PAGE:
All recipes are for 2 servings unless noted. Oil is canola oil and salt is kosher salt.


Kamatama udon / hot wheat noodles with egg and soy sauce

The udon-version equivalent of tamago-kake gohan! The dish is as simple as its rice counterpart but with more variety, because of the endless possibilities of toppings. This one is kama-age udon, where udon noodles are not chilled (and reheated) after boiling. The method naturally leaves the surface of udon slightly rough, which lets noodles mingle with sauce better for a richer taste. Toppings for kamatama udon (kama-age udon with egg) can be as minimal as chopped green onion or as elaborate as including mentaiko spicy salted pollack roe, nori seaweed, cheese, and so on. Below is our favorite, a simple combination of green onion, chives, toasted white sesame seeds and agetama tempura pearls.   

1/2 of recipe:
451 calories; 12.2 g protein; 8.7 g fat; 73.6 g carbohydrate; 70.7 g net carbs; 798 mg sodium (with nama shoyu fresh soy sauce; 701 mg with 50% reduced-sodium soy sauce; 857 mg with regular soy sauce); 210 mg cholesterol; 2.9 g fiber


Satsumaimo no tonyu kokonattsu purin / sweet potato and soy milk coconut pudding

This is for people who like a little dessert after meals. It is very mild and will not steal the spotlight from the main meal or overwhelm your mouth with clingy sweetness. Also great as an afternoon snack. A small amount of kuromitsu, a molasses-like syrup made with kurozato muscovado, provides the deep aroma and taste of this creamy dessert.

1/3 of recipe:
149 calories; 1.7 g protein; 5.6 g fat; 22.0 g carbohydrate; 21.0 g net carbs; 11 mg sodium; 0 mg cholesterol; 1.0 g fiber


Kuromitsu / muscovado syrup

A common syrup made of chunks of kurozato muscovado cane sugar and used for a number of sweets in Japan. The aroma and taste of typical kuromitsu syrup made with kurozato and water only is a bit too powerful for me, and I make my kuromitsu milder by blending in some brown sugar.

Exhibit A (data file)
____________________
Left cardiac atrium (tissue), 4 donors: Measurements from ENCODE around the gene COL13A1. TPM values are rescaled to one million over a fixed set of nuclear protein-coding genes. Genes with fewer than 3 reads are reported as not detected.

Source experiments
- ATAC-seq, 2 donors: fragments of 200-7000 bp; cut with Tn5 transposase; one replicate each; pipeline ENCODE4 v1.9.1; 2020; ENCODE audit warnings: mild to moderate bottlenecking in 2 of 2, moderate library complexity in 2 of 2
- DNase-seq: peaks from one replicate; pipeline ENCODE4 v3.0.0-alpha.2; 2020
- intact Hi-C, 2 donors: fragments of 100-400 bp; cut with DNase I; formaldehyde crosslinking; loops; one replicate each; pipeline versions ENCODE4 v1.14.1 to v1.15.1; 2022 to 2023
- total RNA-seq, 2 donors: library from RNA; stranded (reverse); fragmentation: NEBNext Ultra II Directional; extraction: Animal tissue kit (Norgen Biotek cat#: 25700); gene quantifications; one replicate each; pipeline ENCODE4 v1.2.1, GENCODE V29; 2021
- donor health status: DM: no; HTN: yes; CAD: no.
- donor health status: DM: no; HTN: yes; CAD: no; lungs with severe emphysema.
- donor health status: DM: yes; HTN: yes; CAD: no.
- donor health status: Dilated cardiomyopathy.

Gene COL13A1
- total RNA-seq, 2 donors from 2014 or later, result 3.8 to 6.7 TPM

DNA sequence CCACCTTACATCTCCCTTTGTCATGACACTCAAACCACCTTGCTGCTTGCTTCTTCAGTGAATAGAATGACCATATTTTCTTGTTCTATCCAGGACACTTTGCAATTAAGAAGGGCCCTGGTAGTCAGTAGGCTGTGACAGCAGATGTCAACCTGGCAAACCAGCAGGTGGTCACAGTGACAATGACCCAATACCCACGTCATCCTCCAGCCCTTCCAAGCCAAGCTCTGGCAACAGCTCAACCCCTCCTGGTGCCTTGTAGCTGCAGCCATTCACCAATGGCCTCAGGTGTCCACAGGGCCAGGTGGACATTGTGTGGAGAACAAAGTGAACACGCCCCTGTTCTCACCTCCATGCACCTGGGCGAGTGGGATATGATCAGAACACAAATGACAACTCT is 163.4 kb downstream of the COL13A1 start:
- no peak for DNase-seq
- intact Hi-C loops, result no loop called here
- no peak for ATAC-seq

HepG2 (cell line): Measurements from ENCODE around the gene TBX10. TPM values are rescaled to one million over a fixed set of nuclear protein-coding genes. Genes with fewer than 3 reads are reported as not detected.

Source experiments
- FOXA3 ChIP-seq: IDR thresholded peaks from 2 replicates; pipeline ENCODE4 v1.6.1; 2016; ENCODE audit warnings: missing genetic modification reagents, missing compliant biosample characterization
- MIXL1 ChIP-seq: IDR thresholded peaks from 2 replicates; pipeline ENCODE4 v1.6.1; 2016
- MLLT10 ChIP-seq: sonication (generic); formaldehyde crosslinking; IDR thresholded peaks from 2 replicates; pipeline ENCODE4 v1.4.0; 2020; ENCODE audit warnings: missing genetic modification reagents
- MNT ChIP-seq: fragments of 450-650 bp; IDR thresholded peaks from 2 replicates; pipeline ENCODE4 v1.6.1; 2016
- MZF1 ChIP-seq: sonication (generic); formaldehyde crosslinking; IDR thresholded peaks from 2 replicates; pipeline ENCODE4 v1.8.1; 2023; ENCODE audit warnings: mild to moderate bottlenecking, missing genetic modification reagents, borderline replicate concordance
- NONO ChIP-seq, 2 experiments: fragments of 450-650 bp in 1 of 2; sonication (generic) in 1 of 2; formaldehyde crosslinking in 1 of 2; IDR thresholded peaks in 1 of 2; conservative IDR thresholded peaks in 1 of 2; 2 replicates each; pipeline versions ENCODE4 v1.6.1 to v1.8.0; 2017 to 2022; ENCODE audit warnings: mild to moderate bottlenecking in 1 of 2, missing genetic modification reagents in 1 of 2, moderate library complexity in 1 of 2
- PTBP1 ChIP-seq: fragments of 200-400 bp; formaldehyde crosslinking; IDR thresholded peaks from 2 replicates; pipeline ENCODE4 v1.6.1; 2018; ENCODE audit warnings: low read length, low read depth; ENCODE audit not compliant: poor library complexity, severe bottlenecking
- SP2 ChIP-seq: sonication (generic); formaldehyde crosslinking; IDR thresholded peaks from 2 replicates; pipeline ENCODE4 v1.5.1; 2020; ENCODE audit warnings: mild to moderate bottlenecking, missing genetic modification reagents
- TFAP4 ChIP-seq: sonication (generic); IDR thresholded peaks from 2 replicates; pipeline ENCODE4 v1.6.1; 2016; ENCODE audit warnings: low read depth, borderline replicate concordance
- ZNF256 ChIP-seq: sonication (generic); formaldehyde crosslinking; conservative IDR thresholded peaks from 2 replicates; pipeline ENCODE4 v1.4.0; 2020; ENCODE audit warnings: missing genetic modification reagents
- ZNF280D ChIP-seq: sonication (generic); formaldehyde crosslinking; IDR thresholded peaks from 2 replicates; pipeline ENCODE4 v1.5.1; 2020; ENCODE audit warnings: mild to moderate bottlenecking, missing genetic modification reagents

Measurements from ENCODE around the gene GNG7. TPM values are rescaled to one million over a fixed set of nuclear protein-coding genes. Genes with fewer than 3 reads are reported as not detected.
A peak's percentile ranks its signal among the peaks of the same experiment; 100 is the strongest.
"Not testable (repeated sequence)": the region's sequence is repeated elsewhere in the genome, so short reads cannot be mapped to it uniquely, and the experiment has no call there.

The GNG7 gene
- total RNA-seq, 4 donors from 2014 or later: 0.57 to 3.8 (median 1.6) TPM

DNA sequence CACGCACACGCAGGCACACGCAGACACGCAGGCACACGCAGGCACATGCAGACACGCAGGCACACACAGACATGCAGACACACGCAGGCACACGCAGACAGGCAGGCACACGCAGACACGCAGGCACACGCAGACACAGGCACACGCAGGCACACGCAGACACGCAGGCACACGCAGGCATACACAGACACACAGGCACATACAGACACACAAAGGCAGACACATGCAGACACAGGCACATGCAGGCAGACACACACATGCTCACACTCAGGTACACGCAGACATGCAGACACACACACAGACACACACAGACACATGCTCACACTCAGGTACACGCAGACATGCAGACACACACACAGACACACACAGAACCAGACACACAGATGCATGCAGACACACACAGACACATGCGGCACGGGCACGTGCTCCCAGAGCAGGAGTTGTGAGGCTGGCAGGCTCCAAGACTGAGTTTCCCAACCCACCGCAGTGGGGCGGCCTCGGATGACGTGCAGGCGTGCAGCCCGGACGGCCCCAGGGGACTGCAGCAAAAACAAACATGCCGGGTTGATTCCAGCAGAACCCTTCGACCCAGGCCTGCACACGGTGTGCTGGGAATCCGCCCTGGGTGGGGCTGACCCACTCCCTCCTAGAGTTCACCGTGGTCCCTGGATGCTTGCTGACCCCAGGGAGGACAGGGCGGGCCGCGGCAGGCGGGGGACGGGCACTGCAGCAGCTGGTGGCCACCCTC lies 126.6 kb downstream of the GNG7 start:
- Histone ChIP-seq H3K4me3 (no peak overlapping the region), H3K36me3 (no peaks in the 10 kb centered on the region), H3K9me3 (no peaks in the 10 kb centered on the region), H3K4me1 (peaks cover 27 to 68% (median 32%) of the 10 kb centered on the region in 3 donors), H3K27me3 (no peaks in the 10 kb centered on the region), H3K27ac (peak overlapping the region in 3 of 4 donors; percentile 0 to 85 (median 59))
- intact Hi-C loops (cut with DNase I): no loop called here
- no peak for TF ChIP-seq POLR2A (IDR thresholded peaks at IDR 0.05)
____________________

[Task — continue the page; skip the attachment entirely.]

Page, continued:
1 tablespoon: 
48 calories; 0.1 g protein; 0 g fat; 12.2 g carbohydrate; 12.2 g net carbs; 4 mg sodium; 0 mg cholesterol;  0g fiber


Itokoni / root vegetables and azuki beans simmered in broth

While itokoni is not very different from my usual root vegetables miso soup, it does offer something new -- azuki beans. Itokoni made with root vegetables, konnyaku yam cake and usuage thin deep-fried tofu or atsuage deep-fried tofu is a regional dish from Ishikawa, Toyama and Niigata prefectures. My aunt who lives in Namerikawa in Toyama brought us a pot of itokoni one day in late fall, and that was when I first discovered the magic of azuki beans, which make an ordinary soup slightly starchy and subtly mellow. As a young child, I did not really like soy sauce- or miso-tinted brownish simmered dishes; they all looked so unappealing and almost discouraging to eat, but Auntie Namerikawa's itokoni really grabbed my heart, and I begged her to bring us itokoni again and again. The recipe below tastes just like her itokoni.

1/2 of recipe:
141 calories; 7.7 g protein; 2.7 g fat; 21.6 g carbohydrate; 12.9 g net carbs; 238 mg sodium (with reduced-sodium miso; 300+ mg with regular miso); 0 mg cholesterol; 8.7 g fiber


Atsuage to mizuna no ponzujoyu-ni / deep-fried tofu and mizuna simmered in citrus soy sauce

The citrus note from ponzujoyu refines this simple pair of everyday ingredients.

1/2 of recipe:
175 calories; 12.8 g protein; 12.2 g fat; 3.1 g carbohydrate; 1.5 g net carbs; 137 mg sodium (when made with homemade ponzujoyu using 50% reduced sodium soy sauce; 350+ mg when made with store-bought ponzujoyu); 0 mg cholesterol; 1.6 g fiber